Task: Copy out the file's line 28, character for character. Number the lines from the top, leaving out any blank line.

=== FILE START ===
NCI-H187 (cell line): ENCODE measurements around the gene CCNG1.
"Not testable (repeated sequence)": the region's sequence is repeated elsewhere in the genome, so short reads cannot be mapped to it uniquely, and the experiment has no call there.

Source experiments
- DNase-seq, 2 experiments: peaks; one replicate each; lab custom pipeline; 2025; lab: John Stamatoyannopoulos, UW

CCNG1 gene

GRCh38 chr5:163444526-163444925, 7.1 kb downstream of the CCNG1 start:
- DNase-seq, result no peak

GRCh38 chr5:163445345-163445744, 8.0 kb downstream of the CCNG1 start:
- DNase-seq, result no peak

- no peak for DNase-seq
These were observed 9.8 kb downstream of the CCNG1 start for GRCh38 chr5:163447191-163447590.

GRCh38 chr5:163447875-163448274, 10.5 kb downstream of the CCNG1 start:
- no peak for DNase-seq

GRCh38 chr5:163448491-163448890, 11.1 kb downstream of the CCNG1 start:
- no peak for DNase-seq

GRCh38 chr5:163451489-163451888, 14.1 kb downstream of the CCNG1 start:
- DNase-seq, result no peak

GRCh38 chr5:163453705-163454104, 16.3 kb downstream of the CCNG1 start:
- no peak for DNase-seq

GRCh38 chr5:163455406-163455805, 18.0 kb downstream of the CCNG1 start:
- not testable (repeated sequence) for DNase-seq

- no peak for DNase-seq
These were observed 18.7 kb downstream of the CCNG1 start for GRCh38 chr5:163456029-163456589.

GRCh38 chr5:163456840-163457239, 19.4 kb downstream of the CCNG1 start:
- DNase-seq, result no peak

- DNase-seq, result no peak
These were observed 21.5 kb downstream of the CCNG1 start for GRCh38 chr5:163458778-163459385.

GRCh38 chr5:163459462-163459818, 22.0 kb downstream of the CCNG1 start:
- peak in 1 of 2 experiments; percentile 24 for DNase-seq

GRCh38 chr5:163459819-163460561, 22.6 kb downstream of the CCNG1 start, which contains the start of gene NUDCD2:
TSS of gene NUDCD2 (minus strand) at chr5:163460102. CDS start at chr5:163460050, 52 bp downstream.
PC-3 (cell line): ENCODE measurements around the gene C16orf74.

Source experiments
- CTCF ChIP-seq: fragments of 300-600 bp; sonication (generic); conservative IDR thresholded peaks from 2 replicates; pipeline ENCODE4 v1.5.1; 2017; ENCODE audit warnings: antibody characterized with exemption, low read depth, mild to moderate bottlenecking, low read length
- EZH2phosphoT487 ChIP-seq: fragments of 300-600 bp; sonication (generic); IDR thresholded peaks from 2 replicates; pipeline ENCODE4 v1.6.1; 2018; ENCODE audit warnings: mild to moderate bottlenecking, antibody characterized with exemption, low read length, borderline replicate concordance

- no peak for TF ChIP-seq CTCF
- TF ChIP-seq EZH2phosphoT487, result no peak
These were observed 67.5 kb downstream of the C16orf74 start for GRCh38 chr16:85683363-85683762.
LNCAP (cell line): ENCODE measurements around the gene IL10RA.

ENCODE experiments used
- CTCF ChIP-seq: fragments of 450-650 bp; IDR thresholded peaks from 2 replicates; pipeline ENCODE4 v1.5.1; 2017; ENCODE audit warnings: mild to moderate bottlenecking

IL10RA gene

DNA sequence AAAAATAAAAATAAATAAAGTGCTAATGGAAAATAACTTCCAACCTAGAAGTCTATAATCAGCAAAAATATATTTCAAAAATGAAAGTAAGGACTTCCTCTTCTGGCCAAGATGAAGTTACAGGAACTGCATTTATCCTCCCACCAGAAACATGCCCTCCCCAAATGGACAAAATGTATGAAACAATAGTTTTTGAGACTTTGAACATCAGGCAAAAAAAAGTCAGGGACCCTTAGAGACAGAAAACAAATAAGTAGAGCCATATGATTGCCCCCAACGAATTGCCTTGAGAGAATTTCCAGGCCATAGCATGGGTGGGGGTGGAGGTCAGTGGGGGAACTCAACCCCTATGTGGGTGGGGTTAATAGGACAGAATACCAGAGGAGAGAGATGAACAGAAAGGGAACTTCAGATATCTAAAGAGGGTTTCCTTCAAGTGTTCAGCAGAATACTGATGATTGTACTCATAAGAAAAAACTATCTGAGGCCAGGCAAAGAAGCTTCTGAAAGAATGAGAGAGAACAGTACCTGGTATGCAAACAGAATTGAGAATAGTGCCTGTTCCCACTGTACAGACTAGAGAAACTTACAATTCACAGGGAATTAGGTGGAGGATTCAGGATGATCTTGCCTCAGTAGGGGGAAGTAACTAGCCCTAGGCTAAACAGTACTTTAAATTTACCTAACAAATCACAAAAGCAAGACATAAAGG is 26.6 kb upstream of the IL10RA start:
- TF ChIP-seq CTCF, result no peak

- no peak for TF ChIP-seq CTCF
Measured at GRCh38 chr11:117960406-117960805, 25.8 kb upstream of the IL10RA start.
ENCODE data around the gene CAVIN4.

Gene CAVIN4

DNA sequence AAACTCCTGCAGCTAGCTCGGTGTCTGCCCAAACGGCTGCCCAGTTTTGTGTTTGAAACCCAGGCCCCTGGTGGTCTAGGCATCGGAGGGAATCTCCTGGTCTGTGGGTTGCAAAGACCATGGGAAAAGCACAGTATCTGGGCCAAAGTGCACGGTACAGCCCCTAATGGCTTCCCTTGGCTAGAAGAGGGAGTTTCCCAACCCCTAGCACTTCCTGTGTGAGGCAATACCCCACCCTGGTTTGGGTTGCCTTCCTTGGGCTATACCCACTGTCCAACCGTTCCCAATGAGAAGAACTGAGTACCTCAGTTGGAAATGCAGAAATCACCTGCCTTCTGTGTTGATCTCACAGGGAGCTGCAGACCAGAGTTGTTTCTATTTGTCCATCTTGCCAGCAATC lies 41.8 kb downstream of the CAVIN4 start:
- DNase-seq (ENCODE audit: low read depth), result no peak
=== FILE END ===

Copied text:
GRCh38 chr5:163459462-163459818, 22.0 kb downstream of the CCNG1 start: